ANN ARBOR, Mich. (AP) -- Michigan offensive tackle Taylor Lewan has put himself in a position to make a lot of money this spring.
Lewan isn't sure if he's ready to cash in on his production and potential just yet.
The Associated Press All-America first-team selection is undecided about whether to stay for his senior season, and fifth year in college, or to enter the NFL draft.
"I'm leaning right in the middle," Lewan said in a telephone interview with the AP on Tuesday. "To potentially be a top-five or top-10 pick is tough to pass up, but there's nothing like being in college because it's a great opportunity you only get once. There are pros and cons either way and I'll weigh them all after the bowl season.
"Right now, I'm focused on helping the University of Michigan win the Outback Bowl."
That won't be easy.
Lewan will be going against South Carolina defensive end Jadeveon Clowney, another AP first-team selection, in an intriguing matchup on New Year's Day when the 19th-ranked Wolverines (8-4) play the 11th-ranked Gamecocks (10-2).
"I know Taylor has a lot of respect for Clowney, and he's looking forward to facing him," Wolverines offensive line coach Darrell Funk said.
Michigan gave up a Big Ten-low 15 sacks this season thanks in large part to Lewan, its 6-foot-8, 309-pound left tackle.
Clowney -- a 6-6, 256-pound sophomore -- had 13½ sacks this year.
"He's very explosive player who plays every play to the whistle and never takes a snap off," Lewan said. "It's a great opportunity to see where I'm at and where he's at and I'm excited about it.
"But it's not about me or him, it's about the University of Michigan playing South Carolina at the Outback Bowl."
After the game, Lewan said he plans to spend several days in Louisiana with his girlfriend before returning to Ann Arbor in time to take classes on Jan. 8 -- a week before he would have to declare for the draft.
"My coaches and teammates will know what I'm going to do first," he said. "Then, we'll let everyone else know."
Lewan, who is from Arizona, didn't think he could even play past high school.
"My dad told me, 'You're going to have an opportunity to play college football,' after my junior year and I thought there was no way," he recalled. "I didn't play on the offensive line until my senior year. I was awful as a nose tackle my freshman, sophomore and junior years. I played cornerback and quarterback in third and fourth grade, then didn't play from fifth through eighth grade because I hated contact."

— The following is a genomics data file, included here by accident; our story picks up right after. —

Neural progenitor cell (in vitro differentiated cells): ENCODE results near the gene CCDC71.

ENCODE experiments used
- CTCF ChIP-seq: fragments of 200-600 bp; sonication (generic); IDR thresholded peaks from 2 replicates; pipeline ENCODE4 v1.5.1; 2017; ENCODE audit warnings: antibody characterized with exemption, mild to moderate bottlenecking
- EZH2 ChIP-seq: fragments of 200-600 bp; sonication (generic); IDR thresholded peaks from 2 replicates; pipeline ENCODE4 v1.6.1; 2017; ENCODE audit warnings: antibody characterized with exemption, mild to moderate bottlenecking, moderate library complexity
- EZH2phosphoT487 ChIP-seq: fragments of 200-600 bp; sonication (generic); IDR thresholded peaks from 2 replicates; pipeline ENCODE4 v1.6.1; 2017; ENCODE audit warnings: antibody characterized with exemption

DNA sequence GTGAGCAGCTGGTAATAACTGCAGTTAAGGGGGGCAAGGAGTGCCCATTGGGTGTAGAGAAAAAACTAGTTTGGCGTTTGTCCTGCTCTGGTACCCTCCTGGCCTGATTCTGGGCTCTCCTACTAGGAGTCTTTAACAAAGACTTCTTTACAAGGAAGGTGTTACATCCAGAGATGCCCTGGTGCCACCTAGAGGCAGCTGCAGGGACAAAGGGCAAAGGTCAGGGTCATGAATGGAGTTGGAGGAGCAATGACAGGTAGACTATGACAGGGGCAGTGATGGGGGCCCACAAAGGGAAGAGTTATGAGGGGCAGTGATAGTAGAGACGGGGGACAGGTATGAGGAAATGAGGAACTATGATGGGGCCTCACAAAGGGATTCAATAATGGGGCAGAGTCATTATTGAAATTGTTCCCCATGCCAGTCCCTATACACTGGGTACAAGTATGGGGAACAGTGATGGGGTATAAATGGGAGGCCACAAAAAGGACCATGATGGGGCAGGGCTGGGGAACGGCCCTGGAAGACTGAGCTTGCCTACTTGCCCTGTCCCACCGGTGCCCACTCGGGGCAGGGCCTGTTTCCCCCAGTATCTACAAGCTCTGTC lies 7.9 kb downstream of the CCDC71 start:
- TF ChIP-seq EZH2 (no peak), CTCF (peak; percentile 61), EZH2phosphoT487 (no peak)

Now, players hate to get hit by Lewan.
He pushes piles when Michigan runs and keeps linemen and linebackers off quarterbacks Devin Gardner and Denard Robinson when they drop back to pass, helping the team average 385 yards of offense this season, which included losing to the top three teams in the AP poll.
Former Wolverines coach Rich Rodriguez recruited Lewan out of Chaparral High School in Scottsdale, Ariz., and redshirted him as a freshman during the 2009 season. Lewan became a starter the next season and will make his make his 28th straight start at left tackle when Michigan plays South Carolina in Tampa, Fla.
Gil Brand, an NFL draft consultant and former Dallas Cowboys general manager, said if Lewan was his son, he'd tell him to come back for another season of college football.
"I think historically, offensive linemen that stay in school seem much better in the NFL," Brandt said. "Taylor Lewan is a good player that is good enough to come out, but my recommendation to him would be to stay in school to get as much strength and experience as he can get before playing in the NFL."
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